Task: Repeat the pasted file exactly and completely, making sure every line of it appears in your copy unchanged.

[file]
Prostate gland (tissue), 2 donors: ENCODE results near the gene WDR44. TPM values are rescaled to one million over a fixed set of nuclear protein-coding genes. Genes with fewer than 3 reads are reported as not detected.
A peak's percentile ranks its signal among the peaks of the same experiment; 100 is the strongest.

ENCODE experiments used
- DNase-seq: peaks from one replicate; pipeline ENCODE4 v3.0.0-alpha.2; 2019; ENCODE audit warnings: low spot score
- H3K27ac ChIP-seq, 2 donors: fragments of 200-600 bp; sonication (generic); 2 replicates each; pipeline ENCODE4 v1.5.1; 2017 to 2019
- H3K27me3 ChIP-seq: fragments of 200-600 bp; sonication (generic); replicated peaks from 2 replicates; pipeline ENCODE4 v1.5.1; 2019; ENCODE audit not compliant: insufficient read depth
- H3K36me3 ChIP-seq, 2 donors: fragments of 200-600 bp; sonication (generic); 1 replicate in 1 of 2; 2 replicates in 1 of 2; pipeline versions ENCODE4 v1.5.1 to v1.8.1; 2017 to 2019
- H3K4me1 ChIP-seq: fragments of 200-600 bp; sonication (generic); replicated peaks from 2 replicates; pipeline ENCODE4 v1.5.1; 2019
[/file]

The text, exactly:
Prostate gland (tissue), 2 donors: ENCODE results near the gene WDR44. TPM values are rescaled to one million over a fixed set of nuclear protein-coding genes. Genes with fewer than 3 reads are reported as not detected.
A peak's percentile ranks its signal among the peaks of the same experiment; 100 is the strongest.

ENCODE experiments used
- DNase-seq: peaks from one replicate; pipeline ENCODE4 v3.0.0-alpha.2; 2019; ENCODE audit warnings: low spot score
- H3K27ac ChIP-seq, 2 donors: fragments of 200-600 bp; sonication (generic); 2 replicates each; pipeline ENCODE4 v1.5.1; 2017 to 2019
- H3K27me3 ChIP-seq: fragments of 200-600 bp; sonication (generic); replicated peaks from 2 replicates; pipeline ENCODE4 v1.5.1; 2019; ENCODE audit not compliant: insufficient read depth
- H3K36me3 ChIP-seq, 2 donors: fragments of 200-600 bp; sonication (generic); 1 replicate in 1 of 2; 2 replicates in 1 of 2; pipeline versions ENCODE4 v1.5.1 to v1.8.1; 2017 to 2019
- H3K4me1 ChIP-seq: fragments of 200-600 bp; sonication (generic); replicated peaks from 2 replicates; pipeline ENCODE4 v1.5.1; 2019